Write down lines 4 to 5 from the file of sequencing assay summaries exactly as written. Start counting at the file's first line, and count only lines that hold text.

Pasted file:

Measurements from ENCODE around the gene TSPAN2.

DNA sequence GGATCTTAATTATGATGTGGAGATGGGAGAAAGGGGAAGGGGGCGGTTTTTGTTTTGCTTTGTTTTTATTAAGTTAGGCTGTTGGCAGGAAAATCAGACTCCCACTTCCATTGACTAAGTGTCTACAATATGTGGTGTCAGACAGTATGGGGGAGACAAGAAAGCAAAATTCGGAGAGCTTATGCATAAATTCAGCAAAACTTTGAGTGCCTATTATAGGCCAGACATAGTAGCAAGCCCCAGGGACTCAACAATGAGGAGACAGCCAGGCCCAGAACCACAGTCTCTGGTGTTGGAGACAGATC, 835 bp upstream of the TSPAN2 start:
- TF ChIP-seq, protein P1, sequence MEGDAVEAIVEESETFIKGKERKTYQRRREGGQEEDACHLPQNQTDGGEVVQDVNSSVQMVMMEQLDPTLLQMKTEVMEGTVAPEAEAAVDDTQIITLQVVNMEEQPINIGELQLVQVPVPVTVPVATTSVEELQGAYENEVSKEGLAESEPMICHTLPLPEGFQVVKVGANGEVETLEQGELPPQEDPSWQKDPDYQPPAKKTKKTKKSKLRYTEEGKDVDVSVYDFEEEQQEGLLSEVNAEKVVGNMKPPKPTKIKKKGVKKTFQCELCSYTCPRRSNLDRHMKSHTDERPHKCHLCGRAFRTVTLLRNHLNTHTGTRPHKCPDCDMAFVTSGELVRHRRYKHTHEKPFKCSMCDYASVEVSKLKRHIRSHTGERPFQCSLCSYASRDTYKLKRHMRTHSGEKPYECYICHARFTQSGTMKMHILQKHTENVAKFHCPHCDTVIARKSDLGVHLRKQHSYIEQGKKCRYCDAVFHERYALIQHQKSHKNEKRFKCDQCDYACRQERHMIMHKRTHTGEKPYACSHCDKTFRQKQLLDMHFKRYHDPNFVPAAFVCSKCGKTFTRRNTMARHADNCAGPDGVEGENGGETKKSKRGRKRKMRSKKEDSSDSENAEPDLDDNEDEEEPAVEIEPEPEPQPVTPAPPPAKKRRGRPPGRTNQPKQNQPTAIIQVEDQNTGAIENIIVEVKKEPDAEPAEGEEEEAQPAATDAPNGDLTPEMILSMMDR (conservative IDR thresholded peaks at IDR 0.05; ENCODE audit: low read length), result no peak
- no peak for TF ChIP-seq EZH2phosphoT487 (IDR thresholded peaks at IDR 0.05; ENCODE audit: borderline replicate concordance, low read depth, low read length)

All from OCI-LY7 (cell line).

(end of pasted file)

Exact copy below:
- no peak for TF ChIP-seq EZH2phosphoT487 (IDR thresholded peaks at IDR 0.05; ENCODE audit: borderline replicate concordance, low read depth, low read length)

All from OCI-LY7 (cell line).